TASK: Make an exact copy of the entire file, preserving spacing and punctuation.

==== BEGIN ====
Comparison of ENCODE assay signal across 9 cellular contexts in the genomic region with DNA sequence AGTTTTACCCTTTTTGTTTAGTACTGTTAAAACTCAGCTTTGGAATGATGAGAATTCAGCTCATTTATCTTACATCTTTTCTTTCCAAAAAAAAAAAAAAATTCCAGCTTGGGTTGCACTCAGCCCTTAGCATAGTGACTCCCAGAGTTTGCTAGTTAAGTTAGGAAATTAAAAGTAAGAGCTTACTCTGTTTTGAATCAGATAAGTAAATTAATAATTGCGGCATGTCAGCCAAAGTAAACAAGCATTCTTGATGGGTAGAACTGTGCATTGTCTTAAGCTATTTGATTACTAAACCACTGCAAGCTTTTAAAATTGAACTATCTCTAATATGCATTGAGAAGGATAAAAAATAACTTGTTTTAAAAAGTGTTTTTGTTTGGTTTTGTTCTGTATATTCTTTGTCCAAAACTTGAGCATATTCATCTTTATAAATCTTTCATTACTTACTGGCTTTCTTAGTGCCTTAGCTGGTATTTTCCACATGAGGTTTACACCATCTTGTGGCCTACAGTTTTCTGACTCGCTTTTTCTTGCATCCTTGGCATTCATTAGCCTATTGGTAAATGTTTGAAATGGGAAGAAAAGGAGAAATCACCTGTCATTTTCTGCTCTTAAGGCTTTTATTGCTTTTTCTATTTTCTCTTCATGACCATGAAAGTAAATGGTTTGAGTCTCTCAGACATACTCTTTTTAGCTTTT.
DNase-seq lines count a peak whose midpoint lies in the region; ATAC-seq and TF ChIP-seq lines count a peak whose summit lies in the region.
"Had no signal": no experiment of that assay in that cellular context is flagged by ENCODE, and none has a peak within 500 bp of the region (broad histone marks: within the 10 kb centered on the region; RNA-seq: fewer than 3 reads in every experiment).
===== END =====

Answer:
Comparison of ENCODE assay signal across 9 cellular contexts in the genomic region with DNA sequence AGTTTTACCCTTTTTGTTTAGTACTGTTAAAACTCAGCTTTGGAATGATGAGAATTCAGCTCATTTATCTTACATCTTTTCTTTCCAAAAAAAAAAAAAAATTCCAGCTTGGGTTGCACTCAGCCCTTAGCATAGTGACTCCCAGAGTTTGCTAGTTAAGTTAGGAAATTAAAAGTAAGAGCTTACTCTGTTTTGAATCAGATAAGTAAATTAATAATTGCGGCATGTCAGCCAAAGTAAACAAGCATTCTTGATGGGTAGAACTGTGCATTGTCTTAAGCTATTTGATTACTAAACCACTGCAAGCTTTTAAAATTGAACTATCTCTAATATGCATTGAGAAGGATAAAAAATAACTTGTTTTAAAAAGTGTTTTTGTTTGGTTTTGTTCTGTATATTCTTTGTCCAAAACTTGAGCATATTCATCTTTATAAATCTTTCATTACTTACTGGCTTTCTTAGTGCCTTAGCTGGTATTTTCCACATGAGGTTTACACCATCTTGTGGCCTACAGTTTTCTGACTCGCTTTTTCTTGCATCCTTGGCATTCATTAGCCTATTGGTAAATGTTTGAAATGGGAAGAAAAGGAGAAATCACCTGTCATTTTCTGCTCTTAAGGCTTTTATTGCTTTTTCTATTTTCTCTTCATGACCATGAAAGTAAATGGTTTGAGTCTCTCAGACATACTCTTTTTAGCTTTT.
DNase-seq lines count a peak whose midpoint lies in the region; ATAC-seq and TF ChIP-seq lines count a peak whose summit lies in the region.
"Had no signal": no experiment of that assay in that cellular context is flagged by ENCODE, and none has a peak within 500 bp of the region (broad histone marks: within the 10 kb centered on the region; RNA-seq: fewer than 3 reads in every experiment).